But there is still something to be said for putting any spare cash you have, however small, into a regular savings account. Conventional wisdom dictates that this could cover any emergencies where you’ll need access to a few hundred pounds at short notice. Say you or one of your flatmates has a ghastly ‘accident’ (I’ll let your wild imagination fill in the details) and your landlord says you’ll have to cough up the money to rectify the damage. Unless you can make a quick trip to the bank of Mum and Dad (and many of us would find the shutters down if we tried), you’ll be glad to have some savings to tide you over.
It is surprising how quickly money accumulates in a savings account, thanks to the magic of compounds interest. If you’re not paying any tax, you’re in the enviable position of getting a headline rate. There are quite a few accounts that are easy to access online, don’t require you to deposit a set amount every month, and will pay a very decent interest for your efforts.
Fortunately, the recent Budget will also allow many of us to earn a little bit more without having to pay tax. I calculated that I’ll be about £200 better off a year thanks to this tweak of the rules.
This good news for young workers only serves as a timely reminder to get saving in an Isa, simply because when the axe of tax falls, it can be brutal for those on a small budget.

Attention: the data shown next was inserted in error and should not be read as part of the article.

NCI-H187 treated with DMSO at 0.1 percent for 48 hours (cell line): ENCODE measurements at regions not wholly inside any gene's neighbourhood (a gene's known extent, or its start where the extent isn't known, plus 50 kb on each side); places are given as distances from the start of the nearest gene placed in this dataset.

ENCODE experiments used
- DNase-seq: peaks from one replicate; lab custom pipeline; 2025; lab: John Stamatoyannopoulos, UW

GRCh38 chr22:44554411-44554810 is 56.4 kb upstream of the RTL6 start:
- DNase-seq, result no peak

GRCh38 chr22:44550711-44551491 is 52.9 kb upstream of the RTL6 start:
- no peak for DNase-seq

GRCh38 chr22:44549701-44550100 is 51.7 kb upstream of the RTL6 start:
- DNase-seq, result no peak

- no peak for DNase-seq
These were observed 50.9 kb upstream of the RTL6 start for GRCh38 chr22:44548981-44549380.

Bear in mind that you can’t replace any of the money you have taken out of an Isa during the tax year. So if you put the maximum £5,640 in and take out £200 that year, you won’t be able to put that back in again for the tax year. Another way to explain it is this. Say you put £2,000 in on 6th April and take out £1,000 for a gap yah to Thailand, that amount can never be replaced within the overall limit. So if you get a windfall from generous granny who forgives your endeavours abroad and can put in an excellent £2,000, you’ll get your Isa total up to £3,000 – but you’ve only got £1460 to go, because that £1000 has been taken off the table and can never be put back in – doh!
But very few young savers will be able to put the maximum amount in anyway. If you fall in that category, you should really opt for an easy access Isa – that way, you can use it to access money if you need it, so long as this doesn’t happen on a regular basis.
At the moment, it’s up to young savers to hold up their end of the bargain and resist dipping into their savings all the time. That’s supposedly what makes pensions a more rigorous option – no danger of anybody tapping up savings too soon. This should then allow the pot of money to grow over a working lifetime and yield a substantial annuity upon retirement. If only that was a cast-iron guarantee. The experience of many disappointed retirees says otherwise.